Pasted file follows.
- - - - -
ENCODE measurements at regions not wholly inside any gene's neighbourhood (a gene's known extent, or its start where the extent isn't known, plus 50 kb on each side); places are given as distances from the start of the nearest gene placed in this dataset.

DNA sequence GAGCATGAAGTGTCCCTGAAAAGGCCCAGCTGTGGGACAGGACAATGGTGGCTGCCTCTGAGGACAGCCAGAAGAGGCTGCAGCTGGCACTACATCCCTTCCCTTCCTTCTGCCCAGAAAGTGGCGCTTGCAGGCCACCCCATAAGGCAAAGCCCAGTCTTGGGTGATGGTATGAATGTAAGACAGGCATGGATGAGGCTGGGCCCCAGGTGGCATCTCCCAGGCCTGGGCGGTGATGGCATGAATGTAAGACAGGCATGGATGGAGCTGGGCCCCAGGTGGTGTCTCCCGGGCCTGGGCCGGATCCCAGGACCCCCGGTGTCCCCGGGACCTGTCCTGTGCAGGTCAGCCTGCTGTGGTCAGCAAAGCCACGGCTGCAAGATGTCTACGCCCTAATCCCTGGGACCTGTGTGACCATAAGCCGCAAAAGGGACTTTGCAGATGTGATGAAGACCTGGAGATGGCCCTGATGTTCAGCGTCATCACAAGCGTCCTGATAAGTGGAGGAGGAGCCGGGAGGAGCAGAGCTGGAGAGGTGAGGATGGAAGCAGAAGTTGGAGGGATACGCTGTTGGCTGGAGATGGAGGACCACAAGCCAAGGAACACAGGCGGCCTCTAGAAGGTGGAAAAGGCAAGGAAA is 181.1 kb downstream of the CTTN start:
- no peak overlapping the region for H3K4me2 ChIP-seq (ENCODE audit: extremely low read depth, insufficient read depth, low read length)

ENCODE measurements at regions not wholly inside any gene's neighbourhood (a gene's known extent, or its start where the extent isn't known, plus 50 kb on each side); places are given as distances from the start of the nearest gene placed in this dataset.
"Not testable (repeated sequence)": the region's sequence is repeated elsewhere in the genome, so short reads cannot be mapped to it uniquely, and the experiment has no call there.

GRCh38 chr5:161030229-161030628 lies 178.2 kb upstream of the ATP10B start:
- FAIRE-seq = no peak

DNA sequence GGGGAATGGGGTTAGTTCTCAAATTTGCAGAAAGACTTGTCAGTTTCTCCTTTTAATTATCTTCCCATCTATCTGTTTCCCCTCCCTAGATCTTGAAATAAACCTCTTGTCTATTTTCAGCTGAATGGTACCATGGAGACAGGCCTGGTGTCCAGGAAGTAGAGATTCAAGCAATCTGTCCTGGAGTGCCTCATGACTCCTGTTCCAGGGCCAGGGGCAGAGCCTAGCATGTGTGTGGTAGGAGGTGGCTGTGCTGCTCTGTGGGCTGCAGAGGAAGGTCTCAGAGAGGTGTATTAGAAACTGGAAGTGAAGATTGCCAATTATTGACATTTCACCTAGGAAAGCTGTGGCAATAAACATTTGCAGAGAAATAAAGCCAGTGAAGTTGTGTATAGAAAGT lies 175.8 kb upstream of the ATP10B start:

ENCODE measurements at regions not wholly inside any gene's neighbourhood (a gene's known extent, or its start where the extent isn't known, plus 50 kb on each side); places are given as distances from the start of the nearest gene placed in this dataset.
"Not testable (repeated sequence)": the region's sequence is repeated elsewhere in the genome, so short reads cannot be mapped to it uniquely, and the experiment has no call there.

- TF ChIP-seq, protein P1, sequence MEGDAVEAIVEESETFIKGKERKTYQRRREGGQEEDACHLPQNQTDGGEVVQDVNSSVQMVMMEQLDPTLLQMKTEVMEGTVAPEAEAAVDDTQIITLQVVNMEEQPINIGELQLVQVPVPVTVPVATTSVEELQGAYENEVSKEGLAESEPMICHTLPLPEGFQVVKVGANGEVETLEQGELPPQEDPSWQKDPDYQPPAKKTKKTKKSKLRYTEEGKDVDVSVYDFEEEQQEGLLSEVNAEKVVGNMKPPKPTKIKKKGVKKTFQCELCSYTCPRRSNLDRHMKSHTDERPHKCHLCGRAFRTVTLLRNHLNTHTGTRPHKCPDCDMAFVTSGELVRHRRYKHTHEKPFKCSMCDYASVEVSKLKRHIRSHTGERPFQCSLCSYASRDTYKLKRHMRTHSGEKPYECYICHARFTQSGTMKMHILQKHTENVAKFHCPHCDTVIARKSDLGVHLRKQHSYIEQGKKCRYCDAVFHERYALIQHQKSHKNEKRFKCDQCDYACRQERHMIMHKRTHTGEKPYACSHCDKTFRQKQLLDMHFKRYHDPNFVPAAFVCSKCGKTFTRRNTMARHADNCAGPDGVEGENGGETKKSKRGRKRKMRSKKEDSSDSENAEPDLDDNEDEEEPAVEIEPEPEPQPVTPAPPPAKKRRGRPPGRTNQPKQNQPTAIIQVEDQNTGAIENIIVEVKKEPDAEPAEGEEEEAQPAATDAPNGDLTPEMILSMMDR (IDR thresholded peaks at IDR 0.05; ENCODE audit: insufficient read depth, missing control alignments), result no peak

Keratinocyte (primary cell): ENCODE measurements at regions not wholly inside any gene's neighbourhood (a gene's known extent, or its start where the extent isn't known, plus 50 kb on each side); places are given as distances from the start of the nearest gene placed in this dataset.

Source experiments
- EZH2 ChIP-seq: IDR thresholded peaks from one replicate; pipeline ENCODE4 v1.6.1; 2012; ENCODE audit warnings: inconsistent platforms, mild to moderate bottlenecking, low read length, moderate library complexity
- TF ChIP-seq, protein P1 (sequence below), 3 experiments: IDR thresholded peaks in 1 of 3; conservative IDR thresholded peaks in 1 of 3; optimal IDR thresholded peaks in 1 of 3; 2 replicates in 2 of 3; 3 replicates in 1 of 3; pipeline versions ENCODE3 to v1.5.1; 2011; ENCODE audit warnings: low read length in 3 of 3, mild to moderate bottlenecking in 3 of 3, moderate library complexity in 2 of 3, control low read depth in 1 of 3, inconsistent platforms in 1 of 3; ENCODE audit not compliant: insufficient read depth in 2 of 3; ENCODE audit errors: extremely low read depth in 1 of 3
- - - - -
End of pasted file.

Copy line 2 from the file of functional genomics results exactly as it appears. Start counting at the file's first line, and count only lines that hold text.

DNA sequence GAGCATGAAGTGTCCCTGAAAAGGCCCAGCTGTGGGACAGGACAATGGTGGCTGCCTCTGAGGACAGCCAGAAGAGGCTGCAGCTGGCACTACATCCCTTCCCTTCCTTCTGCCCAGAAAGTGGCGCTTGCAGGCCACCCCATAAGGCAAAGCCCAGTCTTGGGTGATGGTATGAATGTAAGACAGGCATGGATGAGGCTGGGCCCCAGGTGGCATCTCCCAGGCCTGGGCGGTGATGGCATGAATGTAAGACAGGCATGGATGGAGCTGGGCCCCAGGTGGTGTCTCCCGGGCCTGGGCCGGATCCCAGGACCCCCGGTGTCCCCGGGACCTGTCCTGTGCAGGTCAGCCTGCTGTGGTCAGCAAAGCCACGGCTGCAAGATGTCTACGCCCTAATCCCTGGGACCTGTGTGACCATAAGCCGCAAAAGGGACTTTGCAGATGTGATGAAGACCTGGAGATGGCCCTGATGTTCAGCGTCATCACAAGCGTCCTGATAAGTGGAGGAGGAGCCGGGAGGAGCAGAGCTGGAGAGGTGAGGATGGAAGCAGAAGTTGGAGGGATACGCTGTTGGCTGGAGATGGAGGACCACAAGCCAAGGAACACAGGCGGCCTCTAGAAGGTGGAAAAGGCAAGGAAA is 181.1 kb downstream of the CTTN start: